As a mobile phone user, you may find it hard to keep up with all the network technologies that your mobile operator is introducing all the time. The latest network generation is 5G which is enabled by a technology New Radio abbreviated as NR. While the meaning of 5G may differ depending on the use case, one key benefit of 5G is high-speed data for your phone and other connected devices. But is it really fair on you to spend your brainpower on symbols like G, E, 3G, H, H+, 4G, LTE, 4G+, LTE+ and NR without knowing what they can do for you? This post will provide a summary of each of these technologies and outline the download speeds they can offer you. We will use two terminologies, “peak” speeds and “average” speeds which are important to understand. Peak speed is the overall maximum speed your network can offer. Since the mobile network is a shared resource that many people use simultaneously, and since a wireless signal (radio signal) gets weaker as it travels through the air, we don’t ever get the peak speeds. The speeds we actually get in real life are the average download and upload speeds, which are considerably lower than peak speeds.
If you are a student or professional, you may find it useful to check out the links in this post to relevant network technologies. Alternatively, you may find the new edition of Mobile Communications Made Easy more beneficial which summarises the network generations properly in one PDF.
GPRS – General Packet Radio Service – 2G
GPRS or General Packet Radio Service is an enhancement that was added to the second-generation (2G) GSM networks. Before GPRS, the 2G GSM networks used a technology called HSCSD – High-Speed Circuit Switched Data which could offer a peak download speed of 57.6 kbps. GPRS is based on packet-switched technology, which makes it efficient by allowing it to send and receive packets of data bursts only when the user needs it instead of dedicating an entire circuit to a single user for the entire duration of their data session. GPRS can enable peak download speeds of up to 171.2 kbps and average download speeds of around 30-50 kbps. The enhancements made to the GSM network for GPRS, including GGSN and SGSN, were a stepping stone to the 3G networks. GPRS networks, therefore, are also referred to as 2.5G. On a mobile phone screen, GPRS is shown as a “G” symbol. Nowadays, when 4G LTE networks are present in most locations, you may not expect to see this symbol often. However, if you end up in remote locations where the network coverage is poor, you may end up on GPRS.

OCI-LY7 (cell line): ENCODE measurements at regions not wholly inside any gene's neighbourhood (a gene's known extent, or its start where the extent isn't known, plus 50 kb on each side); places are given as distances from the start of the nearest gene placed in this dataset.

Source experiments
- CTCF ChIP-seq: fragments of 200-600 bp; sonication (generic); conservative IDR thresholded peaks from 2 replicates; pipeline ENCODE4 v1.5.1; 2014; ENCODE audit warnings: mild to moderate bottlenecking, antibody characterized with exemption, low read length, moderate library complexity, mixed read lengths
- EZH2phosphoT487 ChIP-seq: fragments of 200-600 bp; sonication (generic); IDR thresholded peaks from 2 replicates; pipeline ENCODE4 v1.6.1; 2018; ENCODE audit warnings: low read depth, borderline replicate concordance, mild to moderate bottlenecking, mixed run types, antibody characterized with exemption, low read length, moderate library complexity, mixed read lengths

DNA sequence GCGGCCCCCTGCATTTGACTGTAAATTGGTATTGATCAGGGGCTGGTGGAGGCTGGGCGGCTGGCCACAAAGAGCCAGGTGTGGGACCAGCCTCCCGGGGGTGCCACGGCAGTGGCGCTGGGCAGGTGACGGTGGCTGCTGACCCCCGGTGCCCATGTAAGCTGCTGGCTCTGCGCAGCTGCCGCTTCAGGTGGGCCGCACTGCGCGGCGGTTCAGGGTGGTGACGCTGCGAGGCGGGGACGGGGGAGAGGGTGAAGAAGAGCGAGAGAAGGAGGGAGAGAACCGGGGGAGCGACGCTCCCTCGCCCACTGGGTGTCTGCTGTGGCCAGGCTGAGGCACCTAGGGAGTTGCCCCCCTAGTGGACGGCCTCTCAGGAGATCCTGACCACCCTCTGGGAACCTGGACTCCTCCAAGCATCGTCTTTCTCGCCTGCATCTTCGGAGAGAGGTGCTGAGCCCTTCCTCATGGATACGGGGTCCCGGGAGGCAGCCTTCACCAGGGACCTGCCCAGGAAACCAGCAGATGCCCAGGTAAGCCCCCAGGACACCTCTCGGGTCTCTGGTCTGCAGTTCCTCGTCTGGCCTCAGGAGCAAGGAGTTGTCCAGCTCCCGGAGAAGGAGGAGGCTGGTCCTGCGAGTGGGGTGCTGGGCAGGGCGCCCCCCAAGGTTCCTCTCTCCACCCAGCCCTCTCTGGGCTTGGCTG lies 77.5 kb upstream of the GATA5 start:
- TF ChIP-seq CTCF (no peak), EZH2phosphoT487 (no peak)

EDGE – Enhanced Data for Global Evolution – 2G
EDGE or Enhanced Data for Global Evolution is an enhancement that followed GPRS. It improves the data speed of the GPRS networks and can be seen on a mobile phone screen as “E”. EDGE can offer maximum download speeds of up to 384 kbps, but you can expect an average download speed of around 130 to 200 kbps. If you look at the screenshot below, a download speed of 0.13 Mbps or 130 kbps can be seen. EDGE was launched between GPRS and 3G UMTS and is often referred to as 2.75G.
UMTS – Univeral Mobile Telecommunication System – 3G
Third Generation mobile networks, 3G, comprise two network technology tracks. The first one is UMTS or Universal Mobile Telecommunication System, and the other is CDMA2000. The GSM networks followed the UMTS track, and therefore for mobile data, the next step for GSM networks after GPRS and EDGE is UMTS. UMTS networks can offer peak download speeds of up to 2 Mbps, but the average download speed is around 384 kbps. For comparison, the peak download speed with CDMA2000 is 153 kbps. If you are a user of CDMA2000, you may want to check out our dedicated post on the difference between CDMA and GSM.
HSPA – High Speed Packet Access – 3G
HSPA or High-Speed Packet Access was introduced in the 3G UMTS networks to boost mobile data speeds. HSPA is a combination of two different technologies HSDPA – High-Speed Downlink Packet Access and HSUPA-High Speed Uplink Packet Access. HSDPA is for downlink and responsible for download speeds, whereas HSUPA is for uplink and responsible for upload speeds. HSPA is shown on a mobile screen as “H” and offers a peak download speed of up to 14.4 Mbps and a peak upload speed of up to 5.76 Mbps. In real life, the average download speed of HSPA is around or under 5 Mbps. So, as a mobile phone user, HSPA can help you with your online tasks on your phone and even as a mobile hotspot. The equivalent of HSPA in CDMA2000-based 3G networks is a technology EVDO – EVolution Data Optimized. EVDO has seen various releases where the latest EVDO Rev B can offer peak download speeds of up to 14.7 Mbps and peak upload speeds of up to 5.4 Mbps.
HSPA+ – Evolved high Speed Packet Access – 3G
The next step after HSPA is Evolved High-Speed Packet Access, abbreviated as HSPA+. On the mobile phone screens, HSPA+ can be seen as “H+”. It uses the frequency spectrum more efficiently as compared to HSPA, which allows it to offer high data rates. HSPA+ can enable peak download speeds of up to 42 Mbps and peak upload speeds of up to 11.5 Mbps. As far as the real-life speeds are concerned, HSPA+ can offer average download speeds of around 5 to 8 Mbps which is good enough for many online tasks.
LTE – Long Term Evolution – 4G